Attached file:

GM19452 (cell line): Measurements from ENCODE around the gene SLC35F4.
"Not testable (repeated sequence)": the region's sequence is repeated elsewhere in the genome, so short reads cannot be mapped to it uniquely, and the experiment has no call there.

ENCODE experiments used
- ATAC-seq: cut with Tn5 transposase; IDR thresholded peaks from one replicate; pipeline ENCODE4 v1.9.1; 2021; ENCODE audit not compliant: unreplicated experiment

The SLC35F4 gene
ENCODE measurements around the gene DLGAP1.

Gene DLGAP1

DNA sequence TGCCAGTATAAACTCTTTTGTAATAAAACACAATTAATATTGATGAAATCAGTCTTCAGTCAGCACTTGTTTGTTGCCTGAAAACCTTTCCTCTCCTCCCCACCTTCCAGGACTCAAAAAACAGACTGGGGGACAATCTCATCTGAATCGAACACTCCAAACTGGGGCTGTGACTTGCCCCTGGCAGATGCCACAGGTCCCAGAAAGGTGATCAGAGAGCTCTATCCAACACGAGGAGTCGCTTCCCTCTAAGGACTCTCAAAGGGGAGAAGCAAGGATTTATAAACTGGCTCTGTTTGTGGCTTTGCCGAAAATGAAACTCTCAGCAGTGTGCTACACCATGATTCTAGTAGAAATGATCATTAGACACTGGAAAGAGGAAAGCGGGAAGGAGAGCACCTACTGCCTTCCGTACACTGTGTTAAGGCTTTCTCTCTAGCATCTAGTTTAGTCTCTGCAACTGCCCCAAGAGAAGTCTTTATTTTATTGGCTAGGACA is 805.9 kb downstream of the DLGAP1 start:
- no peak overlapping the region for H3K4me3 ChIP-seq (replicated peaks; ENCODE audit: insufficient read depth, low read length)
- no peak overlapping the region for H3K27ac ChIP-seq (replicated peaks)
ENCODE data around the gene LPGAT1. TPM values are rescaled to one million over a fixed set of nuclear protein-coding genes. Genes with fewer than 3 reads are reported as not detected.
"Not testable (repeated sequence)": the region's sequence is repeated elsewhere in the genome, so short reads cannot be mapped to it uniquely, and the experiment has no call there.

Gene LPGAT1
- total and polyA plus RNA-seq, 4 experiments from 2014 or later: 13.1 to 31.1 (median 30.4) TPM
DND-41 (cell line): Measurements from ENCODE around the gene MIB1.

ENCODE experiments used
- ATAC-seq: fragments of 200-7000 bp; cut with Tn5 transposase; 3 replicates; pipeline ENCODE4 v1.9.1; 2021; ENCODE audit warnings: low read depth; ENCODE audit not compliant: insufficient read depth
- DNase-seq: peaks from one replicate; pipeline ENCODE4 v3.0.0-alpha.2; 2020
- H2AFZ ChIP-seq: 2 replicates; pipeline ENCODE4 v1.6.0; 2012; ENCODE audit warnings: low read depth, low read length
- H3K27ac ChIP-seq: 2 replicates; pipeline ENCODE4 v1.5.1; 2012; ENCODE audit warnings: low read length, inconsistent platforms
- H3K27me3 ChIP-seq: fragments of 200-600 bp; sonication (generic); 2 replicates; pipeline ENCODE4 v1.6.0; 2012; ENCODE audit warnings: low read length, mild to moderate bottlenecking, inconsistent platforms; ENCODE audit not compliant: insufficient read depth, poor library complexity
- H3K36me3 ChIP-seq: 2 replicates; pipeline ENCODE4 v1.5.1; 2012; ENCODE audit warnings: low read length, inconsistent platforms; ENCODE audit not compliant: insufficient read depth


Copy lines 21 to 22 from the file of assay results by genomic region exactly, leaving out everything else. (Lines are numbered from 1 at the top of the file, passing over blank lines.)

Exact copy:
- H3K27me3 ChIP-seq: fragments of 200-600 bp; sonication (generic); 2 replicates; pipeline ENCODE4 v1.6.0; 2012; ENCODE audit warnings: low read length, mild to moderate bottlenecking, inconsistent platforms; ENCODE audit not compliant: insufficient read depth, poor library complexity
- H3K36me3 ChIP-seq: 2 replicates; pipeline ENCODE4 v1.5.1; 2012; ENCODE audit warnings: low read length, inconsistent platforms; ENCODE audit not compliant: insufficient read depth